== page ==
Albany Technical College Blog

Silhouette of Dr Martin Luther King Jr

My life’s history and most of my experiences are tied to the south. I was born one year before Brown versus the Board of Education. Yet, I still attended segregated schools from Kindergarten through the eleventh grade. My education after high school was provided by a Historically Black College or University (HBCU), a state university, and flagship university. I was educated in South Carolina and Georgia. I’ve lived all my life in South Carolina, North Carolina, and Georgia. I was a high school student when Dr. King was assassinated.

A Drill, hammer and pliers on wodden desktop.

During the past six months I have purposely doubled the time that I allocate for meetings with area employers. Acquiring in-depth feedback about the current workforce needs around the quality of workforce skills and the work ethics required for entry level workers is proving to be of great benefit considering our dynamic and ever evolving knowledge-based economy. The conversations reinforce and better quantify my assumptions about employment projections for certain artisans and technicians in Southwest Georgia in the coming years. I know more about how the average and median age of the current regional workforce factors into the plans of local hiring managers for the upcoming years.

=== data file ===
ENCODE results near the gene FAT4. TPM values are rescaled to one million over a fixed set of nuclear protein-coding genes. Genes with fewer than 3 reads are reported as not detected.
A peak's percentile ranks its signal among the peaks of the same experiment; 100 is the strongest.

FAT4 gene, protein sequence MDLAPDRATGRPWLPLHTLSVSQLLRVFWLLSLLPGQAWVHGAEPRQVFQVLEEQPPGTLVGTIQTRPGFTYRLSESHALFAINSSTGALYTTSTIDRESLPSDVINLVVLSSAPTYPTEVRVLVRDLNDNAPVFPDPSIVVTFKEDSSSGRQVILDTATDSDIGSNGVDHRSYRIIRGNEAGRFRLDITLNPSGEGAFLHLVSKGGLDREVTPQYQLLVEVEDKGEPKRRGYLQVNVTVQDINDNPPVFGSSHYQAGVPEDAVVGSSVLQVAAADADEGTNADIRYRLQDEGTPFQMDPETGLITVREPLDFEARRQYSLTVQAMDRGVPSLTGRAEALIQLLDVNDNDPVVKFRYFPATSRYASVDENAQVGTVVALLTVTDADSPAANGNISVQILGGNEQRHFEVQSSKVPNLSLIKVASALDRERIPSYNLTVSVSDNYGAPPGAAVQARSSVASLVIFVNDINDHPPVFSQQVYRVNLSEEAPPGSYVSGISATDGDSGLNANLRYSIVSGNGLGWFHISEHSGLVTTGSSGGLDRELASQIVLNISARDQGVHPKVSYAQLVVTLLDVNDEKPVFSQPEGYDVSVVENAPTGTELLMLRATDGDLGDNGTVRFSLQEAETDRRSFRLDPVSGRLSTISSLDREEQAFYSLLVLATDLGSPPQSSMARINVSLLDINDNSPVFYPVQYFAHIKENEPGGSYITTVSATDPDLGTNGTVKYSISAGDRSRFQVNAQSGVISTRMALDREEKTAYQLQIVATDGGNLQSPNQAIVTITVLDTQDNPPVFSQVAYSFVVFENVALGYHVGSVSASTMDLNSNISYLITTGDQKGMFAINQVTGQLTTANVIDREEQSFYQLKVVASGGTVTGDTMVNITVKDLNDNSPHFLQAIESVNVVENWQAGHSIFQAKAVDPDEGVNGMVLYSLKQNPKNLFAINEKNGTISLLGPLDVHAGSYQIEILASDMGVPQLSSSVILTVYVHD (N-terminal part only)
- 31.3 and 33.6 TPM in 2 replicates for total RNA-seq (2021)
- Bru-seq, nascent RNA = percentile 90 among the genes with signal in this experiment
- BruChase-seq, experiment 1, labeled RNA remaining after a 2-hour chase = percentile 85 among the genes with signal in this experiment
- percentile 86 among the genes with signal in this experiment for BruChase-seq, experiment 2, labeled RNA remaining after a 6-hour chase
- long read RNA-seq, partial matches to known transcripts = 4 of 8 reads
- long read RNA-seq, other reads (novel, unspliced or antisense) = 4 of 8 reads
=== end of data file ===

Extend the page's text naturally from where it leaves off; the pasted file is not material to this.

Downtown Albany GA 1959: Source- www.docolib.org

In 1961, several Southwest Georgia visionaries decided that the best way to create economic prosperity and attract industry to the region was to create a technically-educated workforce.  Two of those visionaries were George Kirkland and E. B. White.  George Kirkland realized that in order to sell residential and commercial real estate in the area, new industry needed to be enticed to move to Dougherty County.  E. B. White understood that in order for all members of our community to obtain gainful employment, Blacks and Whites must have equal access to economic utility through education.  Thus, the birth of Monroe Area Vocational School and Albany Area Vocational School.

Metal worker cutting a pipe

We work because our parents cared about us enough to teach us the value of earning a living. The laws of nature are such that parents usually die before their children. Parental instincts focus on our children’s safety and security. How do we provide security for our children after we die?  You can leave them money, or you can teach them the value of work so that they can make a living. We work because we love our families. As we become spouses and parents we work because others depend on us. We work to make our families proud of us. We work to support our families.